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Signs of trouble found in Grade 1

The road to being thrown out of school is paved by missed opportunitiesfor early intervention, a limited curriculum and poor teacher training.

The road to being thrown out of school is paved by missed opportunities for early intervention, a limited curriculum and poor teacher training.

That’s the consensus of educators, parents and students concerned about a school system that suspended 112,829 pupils in Ontario in 2006-07, the most recent data available. Another 1,889 students were expelled. The number of suspensions issued was almost twice as high — 201,224. Many students are being suspended multiple times, which suggests problems are snowballing.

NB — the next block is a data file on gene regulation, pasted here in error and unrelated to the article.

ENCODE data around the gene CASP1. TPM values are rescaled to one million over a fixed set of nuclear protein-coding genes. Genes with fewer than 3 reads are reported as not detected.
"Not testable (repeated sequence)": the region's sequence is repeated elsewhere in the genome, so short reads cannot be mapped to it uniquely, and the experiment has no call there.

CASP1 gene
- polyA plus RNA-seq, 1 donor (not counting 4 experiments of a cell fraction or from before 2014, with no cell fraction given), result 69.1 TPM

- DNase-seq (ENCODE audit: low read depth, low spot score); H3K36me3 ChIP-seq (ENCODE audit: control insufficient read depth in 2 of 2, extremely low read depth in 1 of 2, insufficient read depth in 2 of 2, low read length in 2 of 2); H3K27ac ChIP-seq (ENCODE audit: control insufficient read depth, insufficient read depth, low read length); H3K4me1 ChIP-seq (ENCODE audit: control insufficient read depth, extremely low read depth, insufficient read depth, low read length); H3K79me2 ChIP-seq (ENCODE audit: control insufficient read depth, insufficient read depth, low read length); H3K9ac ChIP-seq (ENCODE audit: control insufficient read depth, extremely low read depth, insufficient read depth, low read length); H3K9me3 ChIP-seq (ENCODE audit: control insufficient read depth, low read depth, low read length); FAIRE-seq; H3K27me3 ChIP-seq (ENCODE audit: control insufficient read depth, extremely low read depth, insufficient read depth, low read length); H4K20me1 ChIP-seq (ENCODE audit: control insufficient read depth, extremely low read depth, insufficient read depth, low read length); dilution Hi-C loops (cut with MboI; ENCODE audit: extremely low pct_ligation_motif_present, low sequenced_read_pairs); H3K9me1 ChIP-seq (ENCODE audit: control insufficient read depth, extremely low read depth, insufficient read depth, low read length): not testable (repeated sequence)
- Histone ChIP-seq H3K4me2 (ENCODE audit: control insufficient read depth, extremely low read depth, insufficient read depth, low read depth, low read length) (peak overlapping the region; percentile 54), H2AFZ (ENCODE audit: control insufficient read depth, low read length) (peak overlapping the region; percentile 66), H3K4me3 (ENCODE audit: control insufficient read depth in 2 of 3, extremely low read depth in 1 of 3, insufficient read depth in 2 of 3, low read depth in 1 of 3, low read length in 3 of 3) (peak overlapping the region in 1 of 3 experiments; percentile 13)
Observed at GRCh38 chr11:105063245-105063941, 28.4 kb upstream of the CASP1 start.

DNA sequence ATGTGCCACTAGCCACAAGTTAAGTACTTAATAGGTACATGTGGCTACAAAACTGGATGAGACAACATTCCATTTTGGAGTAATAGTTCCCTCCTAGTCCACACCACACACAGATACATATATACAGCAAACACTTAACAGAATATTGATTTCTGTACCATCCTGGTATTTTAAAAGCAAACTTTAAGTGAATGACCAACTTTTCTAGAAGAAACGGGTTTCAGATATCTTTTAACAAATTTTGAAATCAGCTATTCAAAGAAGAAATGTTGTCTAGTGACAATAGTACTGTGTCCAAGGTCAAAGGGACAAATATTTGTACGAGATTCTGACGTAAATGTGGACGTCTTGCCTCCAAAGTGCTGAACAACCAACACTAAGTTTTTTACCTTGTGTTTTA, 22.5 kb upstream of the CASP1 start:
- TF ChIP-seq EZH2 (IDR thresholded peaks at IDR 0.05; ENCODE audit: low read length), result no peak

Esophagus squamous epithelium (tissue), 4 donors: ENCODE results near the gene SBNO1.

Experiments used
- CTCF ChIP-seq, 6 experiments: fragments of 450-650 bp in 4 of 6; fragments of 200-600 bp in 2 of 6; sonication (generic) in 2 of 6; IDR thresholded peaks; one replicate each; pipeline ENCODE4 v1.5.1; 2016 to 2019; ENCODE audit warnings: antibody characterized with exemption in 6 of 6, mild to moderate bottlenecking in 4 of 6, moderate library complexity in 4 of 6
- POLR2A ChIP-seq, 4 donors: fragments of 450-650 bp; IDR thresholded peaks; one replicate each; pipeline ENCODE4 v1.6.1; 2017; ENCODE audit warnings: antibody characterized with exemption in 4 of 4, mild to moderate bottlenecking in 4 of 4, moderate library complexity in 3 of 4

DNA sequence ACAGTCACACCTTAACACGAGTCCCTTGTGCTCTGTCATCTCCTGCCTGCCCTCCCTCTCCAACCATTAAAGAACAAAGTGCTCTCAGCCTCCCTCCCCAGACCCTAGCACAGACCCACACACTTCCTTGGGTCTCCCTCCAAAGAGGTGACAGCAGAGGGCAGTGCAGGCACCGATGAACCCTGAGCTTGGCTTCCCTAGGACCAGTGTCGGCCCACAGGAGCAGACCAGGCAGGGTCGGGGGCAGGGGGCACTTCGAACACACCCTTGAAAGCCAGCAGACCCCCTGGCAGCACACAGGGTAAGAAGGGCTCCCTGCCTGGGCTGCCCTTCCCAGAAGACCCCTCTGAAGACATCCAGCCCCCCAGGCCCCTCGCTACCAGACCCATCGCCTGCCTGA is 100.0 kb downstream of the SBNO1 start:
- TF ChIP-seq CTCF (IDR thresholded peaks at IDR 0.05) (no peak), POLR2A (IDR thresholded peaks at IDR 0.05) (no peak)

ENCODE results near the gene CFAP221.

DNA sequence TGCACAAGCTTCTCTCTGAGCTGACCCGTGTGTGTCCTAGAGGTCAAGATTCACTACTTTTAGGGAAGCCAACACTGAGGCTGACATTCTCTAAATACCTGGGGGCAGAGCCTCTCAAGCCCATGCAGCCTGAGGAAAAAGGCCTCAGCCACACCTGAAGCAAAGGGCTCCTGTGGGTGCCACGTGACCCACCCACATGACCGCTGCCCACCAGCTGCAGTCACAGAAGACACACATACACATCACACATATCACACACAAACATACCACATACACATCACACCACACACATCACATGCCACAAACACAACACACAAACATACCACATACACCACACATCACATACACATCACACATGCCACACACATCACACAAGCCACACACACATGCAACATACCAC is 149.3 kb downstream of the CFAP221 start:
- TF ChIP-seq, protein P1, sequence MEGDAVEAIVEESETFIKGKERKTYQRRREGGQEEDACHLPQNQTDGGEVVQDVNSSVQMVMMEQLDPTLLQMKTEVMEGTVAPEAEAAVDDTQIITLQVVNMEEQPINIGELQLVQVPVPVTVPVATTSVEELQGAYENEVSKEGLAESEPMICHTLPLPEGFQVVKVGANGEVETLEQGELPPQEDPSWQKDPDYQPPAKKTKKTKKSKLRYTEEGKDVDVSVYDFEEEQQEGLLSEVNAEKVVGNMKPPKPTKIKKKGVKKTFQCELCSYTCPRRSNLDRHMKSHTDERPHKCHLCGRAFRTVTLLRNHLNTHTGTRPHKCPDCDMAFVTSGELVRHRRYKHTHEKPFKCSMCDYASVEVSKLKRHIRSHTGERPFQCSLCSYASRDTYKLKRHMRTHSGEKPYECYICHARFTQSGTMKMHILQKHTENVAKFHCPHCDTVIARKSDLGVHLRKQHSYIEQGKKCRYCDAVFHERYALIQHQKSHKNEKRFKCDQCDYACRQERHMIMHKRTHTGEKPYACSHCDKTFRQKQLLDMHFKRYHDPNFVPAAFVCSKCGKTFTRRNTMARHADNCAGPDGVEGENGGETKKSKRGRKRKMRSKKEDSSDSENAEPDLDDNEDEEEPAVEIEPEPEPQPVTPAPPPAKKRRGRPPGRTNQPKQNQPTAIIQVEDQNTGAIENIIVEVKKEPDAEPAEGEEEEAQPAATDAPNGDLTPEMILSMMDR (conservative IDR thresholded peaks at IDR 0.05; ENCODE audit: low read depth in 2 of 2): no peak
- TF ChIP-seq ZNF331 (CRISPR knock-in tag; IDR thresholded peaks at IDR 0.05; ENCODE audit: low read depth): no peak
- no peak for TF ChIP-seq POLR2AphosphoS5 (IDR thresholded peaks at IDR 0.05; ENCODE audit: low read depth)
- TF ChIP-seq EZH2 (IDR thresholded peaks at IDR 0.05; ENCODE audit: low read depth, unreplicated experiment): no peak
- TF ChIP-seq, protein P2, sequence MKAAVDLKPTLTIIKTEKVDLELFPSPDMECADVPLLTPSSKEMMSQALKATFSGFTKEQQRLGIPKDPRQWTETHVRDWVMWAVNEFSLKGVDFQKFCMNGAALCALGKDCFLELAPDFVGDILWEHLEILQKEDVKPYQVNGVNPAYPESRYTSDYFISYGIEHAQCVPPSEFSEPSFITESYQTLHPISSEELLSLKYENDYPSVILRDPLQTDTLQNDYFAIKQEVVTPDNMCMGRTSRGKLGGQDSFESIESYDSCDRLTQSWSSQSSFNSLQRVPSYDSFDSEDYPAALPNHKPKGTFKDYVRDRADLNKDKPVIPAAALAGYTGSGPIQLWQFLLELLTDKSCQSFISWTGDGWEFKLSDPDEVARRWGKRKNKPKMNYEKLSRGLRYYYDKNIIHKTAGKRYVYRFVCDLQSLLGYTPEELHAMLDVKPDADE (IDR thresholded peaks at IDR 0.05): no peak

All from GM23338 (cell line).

What’s clear is that teachers and principals spot signs of trouble as early as Grade 1. It’s common, teachers say, for elementary students to divert attention from literacy or numeracy problems by acting out — from being the class clown to confronting teachers.

Kevin Battaglia, principal of the Toronto District School Board’s programs for suspended and expelled students, recalls witnessing one Grade 6 child, who was struggling academically, become a deft shoplifter. “We all have a need to be good at something,” he says.

The ministry’s figures show that 42 per cent of all suspensions in 2006-07 — 42,292 students — were from the elementary grades. Of expelled students, 14 per cent — 263 — were in elementary school.

Melanie Parrack, the TDSB’s executive superintendent of programs, says the board is making “a concerted effort to focus interventions earlier.” But more money is needed, she says, for social workers, youth workers, psychologists and teaching assistants.

 
 
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